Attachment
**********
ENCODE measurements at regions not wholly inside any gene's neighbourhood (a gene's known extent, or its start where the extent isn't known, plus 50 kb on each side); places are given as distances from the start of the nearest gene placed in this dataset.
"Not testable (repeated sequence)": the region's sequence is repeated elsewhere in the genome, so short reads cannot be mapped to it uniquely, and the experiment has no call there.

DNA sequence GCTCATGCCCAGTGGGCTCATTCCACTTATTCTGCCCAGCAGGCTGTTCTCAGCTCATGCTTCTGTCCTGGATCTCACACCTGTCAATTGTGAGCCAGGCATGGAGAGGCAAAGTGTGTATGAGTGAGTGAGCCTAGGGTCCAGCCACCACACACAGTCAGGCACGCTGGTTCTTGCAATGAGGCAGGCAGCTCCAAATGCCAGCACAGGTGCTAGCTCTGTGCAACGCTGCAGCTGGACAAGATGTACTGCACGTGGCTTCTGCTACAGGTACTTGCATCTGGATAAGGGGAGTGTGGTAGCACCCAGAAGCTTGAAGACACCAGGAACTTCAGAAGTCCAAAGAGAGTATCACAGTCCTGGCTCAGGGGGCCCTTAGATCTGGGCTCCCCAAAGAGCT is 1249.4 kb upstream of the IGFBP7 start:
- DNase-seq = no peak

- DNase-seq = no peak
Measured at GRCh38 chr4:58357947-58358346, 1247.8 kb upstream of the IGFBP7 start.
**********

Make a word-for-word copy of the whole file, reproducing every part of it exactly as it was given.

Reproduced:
ENCODE measurements at regions not wholly inside any gene's neighbourhood (a gene's known extent, or its start where the extent isn't known, plus 50 kb on each side); places are given as distances from the start of the nearest gene placed in this dataset.
"Not testable (repeated sequence)": the region's sequence is repeated elsewhere in the genome, so short reads cannot be mapped to it uniquely, and the experiment has no call there.

DNA sequence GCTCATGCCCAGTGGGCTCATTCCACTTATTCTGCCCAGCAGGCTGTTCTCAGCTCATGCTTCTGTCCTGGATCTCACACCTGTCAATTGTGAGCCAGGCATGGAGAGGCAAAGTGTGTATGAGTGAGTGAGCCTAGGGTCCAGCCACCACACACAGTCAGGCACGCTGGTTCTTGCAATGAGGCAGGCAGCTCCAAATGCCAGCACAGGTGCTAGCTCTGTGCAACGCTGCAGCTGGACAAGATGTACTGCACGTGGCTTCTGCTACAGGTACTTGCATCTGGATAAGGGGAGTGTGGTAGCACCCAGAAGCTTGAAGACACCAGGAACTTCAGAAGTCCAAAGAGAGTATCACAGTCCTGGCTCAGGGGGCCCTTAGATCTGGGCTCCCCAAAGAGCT is 1249.4 kb upstream of the IGFBP7 start:
- DNase-seq = no peak

- DNase-seq = no peak
Measured at GRCh38 chr4:58357947-58358346, 1247.8 kb upstream of the IGFBP7 start.